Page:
Health Care Practicalities: Tip-of-the-Day #191


Still on the subject of health care...I've compiled 18 tips to help you maximize your health insurance plan and ensure you're spending your money wisely.

1. Know the “rules.” Always double-check whether the benefits, services or providers you need are covered under your plan before you receive treatment. If you don't follow the plan rules for receiving health care, your insurer may deny your claim or pay only a portion of the bill.

2. Plan ahead for emergencies. While you can't always be fully prepared for an emergency, you should know which nearby hospitals belong to your health plan's network of providers.

3. Take advantage of tax breaks. Flexible spending accounts (FSAs), health reimbursement arrangements (HRAs) and medical savings accounts (MSAs) — known collectively as health care savings accounts — are becoming more popular. One of the most popular is the FSA, an employer-sponsored account that offers you a way to pay for certain out-of-pocket health care or dependent care costs on a pre-tax basis. Also, dental and vision care count as reimbursable medical expenses under FSA arrangements, so don't forget to save your receipts for these services.

4. Stay healthy. If you’re buying a private-market plan, you'll be charged based on your health, such as weight, cholesterol, blood pressure and other health conditions. Didja know that a recent study revealed that being obese adds $395 each year to the average $1,500-per-year health care cost? That's more than smoking (an addition of $230), aging 20 years ($225) and problem drinking ($150).

5. Stop smoking. If you apply for life insurance as a smoker, you'll pay a hard-to-swallow smoker rate. You'll need to be a nonsmoker for at least one year to qualify for nonsmoker life insurance rates. Health insurers may pay for nicotine-replacement programs but at renewal time, having quit can amount to substantial savings. Quitting can immediately save you $175 a month if you are a one-pack-a-day smoker!

6. Increase your deductible. Whether you are enrolled in a group or individual plan, the more you pay out of pocket, the less you will have to pay in premiums.

7. Seek out free or low-cost screenings. Does your HMO offer free blood pressure checks? Low-cost flu shots, or dieting and physical fitness classes? Take advantage of these lifestyle programs to help you stay healthy and reduce your doctor visits and medications.

8. Change your co-insurance ration. A common ratio is 80/20. This means that after you pay your deductible toward health care expenses, your insurer pays 80 percent of the bill and you pay 20 percent. Changing this ratio so you pay more will mean a lower health insurance premium.

9. Consider a catastrophic health plan. These plans offer limited insurance coverage with a high deductible, typically $1,000 for an individual and $2,000 for a family. Premiums are low because the insurance is intended for medical emergencies and doesn’t cover regular doctor visits.

10. Avoid extremes. Abandon dangerous hobbies and recreational activities such as skydiving, mountain climbing or NASCAR. Anything that poses a significant injury risk will super-charge your insurance premiums.

11. Go for an HMO. If the doctor you like is already in-network and the lab she/he works with is also in-network, an HMO can be as adequate as a PPO and offer lower premiums.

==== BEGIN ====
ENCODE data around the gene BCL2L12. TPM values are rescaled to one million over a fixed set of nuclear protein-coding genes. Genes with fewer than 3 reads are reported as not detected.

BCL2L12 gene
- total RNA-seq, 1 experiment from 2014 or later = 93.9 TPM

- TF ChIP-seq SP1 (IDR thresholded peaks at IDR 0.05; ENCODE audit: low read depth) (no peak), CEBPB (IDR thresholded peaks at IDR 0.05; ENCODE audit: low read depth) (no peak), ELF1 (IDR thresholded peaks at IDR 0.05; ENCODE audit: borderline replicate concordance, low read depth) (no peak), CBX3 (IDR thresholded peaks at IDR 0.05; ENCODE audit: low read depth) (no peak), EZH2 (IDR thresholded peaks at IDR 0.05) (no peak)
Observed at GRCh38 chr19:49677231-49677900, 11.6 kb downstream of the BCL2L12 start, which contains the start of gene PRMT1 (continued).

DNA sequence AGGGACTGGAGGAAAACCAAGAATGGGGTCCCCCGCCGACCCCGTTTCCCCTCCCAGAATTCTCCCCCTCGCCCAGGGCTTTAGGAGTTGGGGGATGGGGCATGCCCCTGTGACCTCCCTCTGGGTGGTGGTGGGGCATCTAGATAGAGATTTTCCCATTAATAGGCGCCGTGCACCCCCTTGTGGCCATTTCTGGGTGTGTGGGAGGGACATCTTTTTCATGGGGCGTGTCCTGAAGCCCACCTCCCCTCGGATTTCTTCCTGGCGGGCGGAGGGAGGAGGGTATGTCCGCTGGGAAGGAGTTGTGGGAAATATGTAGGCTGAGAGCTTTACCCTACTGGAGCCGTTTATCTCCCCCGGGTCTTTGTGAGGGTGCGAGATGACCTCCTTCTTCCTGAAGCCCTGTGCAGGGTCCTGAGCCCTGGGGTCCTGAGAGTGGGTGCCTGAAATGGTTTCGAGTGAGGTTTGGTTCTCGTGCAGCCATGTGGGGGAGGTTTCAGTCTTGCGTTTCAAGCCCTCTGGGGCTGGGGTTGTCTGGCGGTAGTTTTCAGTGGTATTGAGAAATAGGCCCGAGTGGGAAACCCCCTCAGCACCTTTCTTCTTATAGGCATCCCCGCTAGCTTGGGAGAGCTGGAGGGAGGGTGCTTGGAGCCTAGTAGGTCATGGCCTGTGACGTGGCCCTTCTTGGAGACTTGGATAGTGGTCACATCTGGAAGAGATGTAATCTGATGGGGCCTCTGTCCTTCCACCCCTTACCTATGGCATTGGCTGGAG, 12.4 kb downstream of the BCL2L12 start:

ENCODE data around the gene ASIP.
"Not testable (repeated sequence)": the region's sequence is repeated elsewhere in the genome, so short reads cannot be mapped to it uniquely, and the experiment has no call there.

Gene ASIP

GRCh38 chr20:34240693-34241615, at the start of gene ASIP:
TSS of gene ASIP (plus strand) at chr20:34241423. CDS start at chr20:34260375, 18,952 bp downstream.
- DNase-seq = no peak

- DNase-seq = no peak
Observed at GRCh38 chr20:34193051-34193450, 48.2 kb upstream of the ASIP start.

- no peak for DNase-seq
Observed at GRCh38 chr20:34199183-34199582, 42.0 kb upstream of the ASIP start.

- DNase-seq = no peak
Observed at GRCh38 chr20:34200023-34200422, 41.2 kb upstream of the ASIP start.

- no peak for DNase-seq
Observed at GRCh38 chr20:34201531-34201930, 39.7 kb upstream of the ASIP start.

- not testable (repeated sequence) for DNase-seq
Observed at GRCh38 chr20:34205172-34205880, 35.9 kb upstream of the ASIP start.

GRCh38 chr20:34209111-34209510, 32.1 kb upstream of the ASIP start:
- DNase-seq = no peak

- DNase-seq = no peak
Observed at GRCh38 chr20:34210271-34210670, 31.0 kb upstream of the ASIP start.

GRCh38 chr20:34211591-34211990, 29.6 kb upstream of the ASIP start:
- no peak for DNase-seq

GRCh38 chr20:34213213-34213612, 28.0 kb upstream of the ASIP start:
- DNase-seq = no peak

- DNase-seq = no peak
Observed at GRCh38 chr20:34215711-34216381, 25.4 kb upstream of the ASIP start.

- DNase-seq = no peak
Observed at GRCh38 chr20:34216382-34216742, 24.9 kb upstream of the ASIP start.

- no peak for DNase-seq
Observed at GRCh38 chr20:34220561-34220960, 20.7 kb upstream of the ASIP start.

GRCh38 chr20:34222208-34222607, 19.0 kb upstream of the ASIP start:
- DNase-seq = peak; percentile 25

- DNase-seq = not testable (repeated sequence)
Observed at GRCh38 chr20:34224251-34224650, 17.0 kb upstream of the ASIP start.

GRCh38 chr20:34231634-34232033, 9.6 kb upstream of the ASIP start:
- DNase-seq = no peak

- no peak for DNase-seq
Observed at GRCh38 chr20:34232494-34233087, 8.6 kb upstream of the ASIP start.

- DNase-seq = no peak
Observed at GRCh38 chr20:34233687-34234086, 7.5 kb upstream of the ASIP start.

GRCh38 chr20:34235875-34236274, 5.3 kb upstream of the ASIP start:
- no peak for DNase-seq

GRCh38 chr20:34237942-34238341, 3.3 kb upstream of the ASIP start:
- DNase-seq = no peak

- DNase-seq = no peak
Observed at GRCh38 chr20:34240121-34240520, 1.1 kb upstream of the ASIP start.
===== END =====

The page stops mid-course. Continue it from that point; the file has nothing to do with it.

12. Trade up group insurance plans. If both you and your spouse have group health insurance plans available through work, calculate which one will cover both your needs at the lowest cost.

13. Regularly reassess your needs. You may be missing out on savings simply because you've stuck with the same plan year after year while your situation has changed. Do you have children that go to the doctor often? Do you take a lot of prescription drugs? Are tax breaks important to you? Are you willing to assume the cost of routine health in exchange for much lower premiums? Rethink these things periodically.

14. Adjust group plans. If you buy a group health plan through work, you may think you're stuck with whatever is offered every year. But employees can take charge of their coverage options and if you and your co-workers agree that some coverages are unnecessary (for instance, infertility treatment, mental health treatment and even dental), ask your employer to drop them at renewal time.

15. Inflate your credit score. Having a good credit history may help lower your health insurance rates if you are purchasing an individual plan, depending on the company. It’s not common but it is out there.

16. Haggle with your doc! Ask your doctor for a discount on medical treatments. There's a long history of patients negotiating with their providers for lower prices on elective procedures, such as laser vision surgery or psychotherapy. Establish the price you believe is reasonable and go for it.

17. Investigate your State Children's Health Insurance Program. The State Children's Health Insurance Program (SCHIP) is a federally funded program designed to provide health and dental coverage for children whose parents can't afford private health insurance. For little or no cost, SCHIP pays for doctor visits, immunizations, hospitalizations and emergency room visits.

18. Exercise more. It's harder to quantify what you'll save in health care costs by exercising more, since this number is also linked to losing weight through dieting. But generally speaking, exercising not only improves your health, it also saves you money when you purchase life insurance because healthy people live longer, and longer life expectancies mean better life insurance rates. Many studies show it's never too late to start exercising and that even small improvements in your fitness level can improve your health and longevity.

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